In Trustgard Insurance Company v. Amber Campbell, et al., 16 cv 1013 ( Mem. Op. W.D.PA 2016), the United States District Court was asked to determine if an insurer had acted in bad faith pursuant to 42 Pa.C.S.A. § 8371 by denying stacked UIM benefits to it insured.
Trustgard issued a policy of insurance to the Campbells. The Campbells later acquired an additional vehicle, a Cadillac Escalade. The Campbells argued that the addition of the new vehicle was by endorsement and therefore Trustgard was required to obtain a stacking rejection from the Campbells under the Sackett line of cases. Because a 1738 stacking rejection was not obtained upon adding the vehicle, the Campbells argued they were entitled to stacked UIM coverage. Trustgard argued that the Escalade was added to the policy under the policy’s “newly acquired vehicle” clause, and that a subsequent stacking waiver was not needed. Therefore, Trustguard argued, the Campbells were not entitled to stacked UIM benefits.
In a declaratory judgement action, the Western District Court determined that the Campbells’ Escalade was added to the insurance policy by an “endorsement” and not under the “newly acquired vehicle” clause. Therefore, under Sackett, a new stacking rejection was required to continue the policy without stacked UIM benefits.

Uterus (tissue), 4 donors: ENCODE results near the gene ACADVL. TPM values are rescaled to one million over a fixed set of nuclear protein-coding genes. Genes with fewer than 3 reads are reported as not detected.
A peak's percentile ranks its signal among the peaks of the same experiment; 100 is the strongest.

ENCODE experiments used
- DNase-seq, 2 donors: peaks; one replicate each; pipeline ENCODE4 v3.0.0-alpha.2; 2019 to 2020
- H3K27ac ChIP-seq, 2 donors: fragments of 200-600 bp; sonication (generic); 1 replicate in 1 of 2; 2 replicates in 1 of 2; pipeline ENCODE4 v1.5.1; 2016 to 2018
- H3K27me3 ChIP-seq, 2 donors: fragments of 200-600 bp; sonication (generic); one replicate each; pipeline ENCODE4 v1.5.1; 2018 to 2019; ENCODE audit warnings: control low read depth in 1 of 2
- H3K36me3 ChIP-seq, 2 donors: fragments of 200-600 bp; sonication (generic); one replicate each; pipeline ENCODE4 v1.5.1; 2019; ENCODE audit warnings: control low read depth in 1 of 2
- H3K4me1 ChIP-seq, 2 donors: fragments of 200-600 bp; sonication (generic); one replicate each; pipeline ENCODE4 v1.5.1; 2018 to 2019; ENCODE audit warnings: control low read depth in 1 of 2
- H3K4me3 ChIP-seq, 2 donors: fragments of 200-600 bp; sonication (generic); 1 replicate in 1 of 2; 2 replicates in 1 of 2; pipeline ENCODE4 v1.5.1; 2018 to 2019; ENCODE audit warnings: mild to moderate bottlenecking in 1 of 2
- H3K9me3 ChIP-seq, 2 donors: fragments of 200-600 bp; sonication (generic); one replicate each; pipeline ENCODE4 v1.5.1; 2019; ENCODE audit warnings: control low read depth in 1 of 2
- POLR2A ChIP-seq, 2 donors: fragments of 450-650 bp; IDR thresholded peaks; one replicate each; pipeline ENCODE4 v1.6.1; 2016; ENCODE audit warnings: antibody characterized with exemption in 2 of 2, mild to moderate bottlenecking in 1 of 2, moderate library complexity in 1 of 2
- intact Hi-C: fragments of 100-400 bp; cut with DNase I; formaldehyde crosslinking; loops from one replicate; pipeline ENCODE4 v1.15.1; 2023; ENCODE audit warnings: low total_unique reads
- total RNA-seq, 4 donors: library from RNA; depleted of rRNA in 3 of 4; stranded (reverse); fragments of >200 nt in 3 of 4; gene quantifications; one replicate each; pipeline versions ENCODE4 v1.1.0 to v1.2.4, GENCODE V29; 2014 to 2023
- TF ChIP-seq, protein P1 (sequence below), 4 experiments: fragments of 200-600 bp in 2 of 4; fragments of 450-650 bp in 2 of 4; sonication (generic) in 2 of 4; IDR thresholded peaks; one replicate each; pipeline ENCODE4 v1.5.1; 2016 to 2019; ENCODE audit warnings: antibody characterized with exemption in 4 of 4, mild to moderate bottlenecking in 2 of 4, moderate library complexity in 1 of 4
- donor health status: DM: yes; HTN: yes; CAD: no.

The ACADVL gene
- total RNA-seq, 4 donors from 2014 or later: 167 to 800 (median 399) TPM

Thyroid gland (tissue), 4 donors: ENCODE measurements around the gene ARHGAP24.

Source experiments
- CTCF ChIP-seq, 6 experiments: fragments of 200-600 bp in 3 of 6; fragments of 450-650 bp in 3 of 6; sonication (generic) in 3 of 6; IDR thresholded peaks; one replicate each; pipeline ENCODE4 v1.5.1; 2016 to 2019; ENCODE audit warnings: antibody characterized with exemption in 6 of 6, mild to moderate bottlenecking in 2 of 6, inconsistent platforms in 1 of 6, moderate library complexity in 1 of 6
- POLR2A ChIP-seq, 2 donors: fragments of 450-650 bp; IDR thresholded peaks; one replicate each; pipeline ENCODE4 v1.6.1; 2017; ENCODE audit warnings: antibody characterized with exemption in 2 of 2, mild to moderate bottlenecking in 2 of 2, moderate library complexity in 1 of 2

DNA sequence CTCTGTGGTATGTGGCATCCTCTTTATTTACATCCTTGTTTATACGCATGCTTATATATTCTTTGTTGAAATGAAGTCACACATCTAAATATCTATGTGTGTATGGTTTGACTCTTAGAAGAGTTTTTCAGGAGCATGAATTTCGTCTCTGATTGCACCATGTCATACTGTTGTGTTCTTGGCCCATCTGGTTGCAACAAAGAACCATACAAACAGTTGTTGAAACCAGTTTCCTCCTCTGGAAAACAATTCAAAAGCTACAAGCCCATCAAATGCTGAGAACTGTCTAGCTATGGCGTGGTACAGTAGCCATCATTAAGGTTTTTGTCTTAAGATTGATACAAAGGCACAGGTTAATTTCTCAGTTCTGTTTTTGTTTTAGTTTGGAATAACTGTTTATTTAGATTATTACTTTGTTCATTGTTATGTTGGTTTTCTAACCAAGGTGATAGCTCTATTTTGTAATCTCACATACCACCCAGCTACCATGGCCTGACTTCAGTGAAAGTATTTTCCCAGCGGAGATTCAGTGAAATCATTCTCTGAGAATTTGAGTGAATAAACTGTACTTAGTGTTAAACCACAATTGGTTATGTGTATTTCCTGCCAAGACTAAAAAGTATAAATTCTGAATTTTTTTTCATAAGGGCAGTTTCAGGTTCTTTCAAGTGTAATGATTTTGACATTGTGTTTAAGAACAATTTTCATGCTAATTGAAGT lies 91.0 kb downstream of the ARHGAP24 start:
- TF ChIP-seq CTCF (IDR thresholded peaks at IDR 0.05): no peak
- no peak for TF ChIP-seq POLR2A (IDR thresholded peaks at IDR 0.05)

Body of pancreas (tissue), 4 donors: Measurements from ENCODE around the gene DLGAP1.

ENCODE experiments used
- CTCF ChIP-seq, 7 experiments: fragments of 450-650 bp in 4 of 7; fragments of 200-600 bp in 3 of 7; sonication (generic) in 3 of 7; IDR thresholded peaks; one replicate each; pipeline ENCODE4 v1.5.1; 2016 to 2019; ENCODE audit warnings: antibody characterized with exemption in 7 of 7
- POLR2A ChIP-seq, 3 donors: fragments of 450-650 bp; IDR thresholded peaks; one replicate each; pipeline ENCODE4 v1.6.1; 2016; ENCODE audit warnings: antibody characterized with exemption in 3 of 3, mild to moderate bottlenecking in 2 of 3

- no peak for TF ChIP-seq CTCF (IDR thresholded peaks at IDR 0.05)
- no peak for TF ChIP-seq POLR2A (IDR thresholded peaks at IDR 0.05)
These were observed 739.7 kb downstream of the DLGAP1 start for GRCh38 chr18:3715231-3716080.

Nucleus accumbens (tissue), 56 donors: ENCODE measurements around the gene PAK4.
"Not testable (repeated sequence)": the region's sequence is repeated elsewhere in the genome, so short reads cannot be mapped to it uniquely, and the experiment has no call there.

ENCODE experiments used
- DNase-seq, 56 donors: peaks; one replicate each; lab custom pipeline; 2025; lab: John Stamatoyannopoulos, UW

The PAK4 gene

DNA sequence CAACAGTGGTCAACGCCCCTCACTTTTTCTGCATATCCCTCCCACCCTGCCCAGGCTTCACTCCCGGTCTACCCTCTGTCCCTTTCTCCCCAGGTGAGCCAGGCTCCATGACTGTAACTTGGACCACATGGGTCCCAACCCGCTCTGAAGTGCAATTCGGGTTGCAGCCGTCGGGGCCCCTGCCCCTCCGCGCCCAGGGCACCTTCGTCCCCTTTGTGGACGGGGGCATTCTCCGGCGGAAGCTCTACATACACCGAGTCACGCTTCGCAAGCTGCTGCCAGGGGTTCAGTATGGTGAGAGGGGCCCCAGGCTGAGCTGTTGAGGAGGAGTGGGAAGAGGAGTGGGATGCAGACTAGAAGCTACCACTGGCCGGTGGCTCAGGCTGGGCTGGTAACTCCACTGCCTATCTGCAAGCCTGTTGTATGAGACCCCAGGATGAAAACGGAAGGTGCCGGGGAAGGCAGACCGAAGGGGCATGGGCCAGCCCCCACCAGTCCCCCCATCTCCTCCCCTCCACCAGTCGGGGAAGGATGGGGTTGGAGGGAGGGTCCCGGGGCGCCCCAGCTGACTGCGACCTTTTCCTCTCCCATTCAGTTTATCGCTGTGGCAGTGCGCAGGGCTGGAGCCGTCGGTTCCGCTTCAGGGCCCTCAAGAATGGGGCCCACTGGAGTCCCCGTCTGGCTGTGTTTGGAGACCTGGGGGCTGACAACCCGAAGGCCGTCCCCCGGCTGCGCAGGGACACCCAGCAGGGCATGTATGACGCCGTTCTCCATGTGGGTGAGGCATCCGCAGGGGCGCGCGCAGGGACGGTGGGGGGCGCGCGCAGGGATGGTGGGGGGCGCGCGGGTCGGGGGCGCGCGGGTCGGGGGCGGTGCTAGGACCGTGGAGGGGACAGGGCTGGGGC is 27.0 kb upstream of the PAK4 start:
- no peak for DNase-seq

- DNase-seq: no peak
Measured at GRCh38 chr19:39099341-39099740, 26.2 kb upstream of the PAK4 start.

On cross-motions for summary judgment, the Court determined the Bad Faith issues. The Court held that Trustgard did not act in bad faith by denying stacked UIM benefits. The Court held that the position of both Parties was reasonably supported by cases they each cited. The Court noted that although Sacket IIIand a more recent case, Toner v. Travelers Home and Marine Ins. Co., 137 A.3d 583 (Pa. Super. 2016), characterize “newly acquired vehicle” clauses as stopgap measures that protect an insured during a “contractual grace period”, other courts have cited the Pennsylvania Insurance Commissioner’s position that vehicles generally are added to existing policies via “newly acquired vehicle” clauses. Citing State Auto Property & Cas. Ins. Co. v. Pro Design P.C., 566 F.3d 86 (3d Cir. 2009). The Court further noted that the Pennsylvania Supreme Court had recently granted allocator in the Toner case to decide whether an insured who signed a UM/UIM stacking waiver at the inception of a single vehicle policy was entitled to stacked benefits because the insurer failed to obtain stacking waivers when second and third vehicle were added to the policy.
Questions on this case may be directed to Chris Parrish, Esq.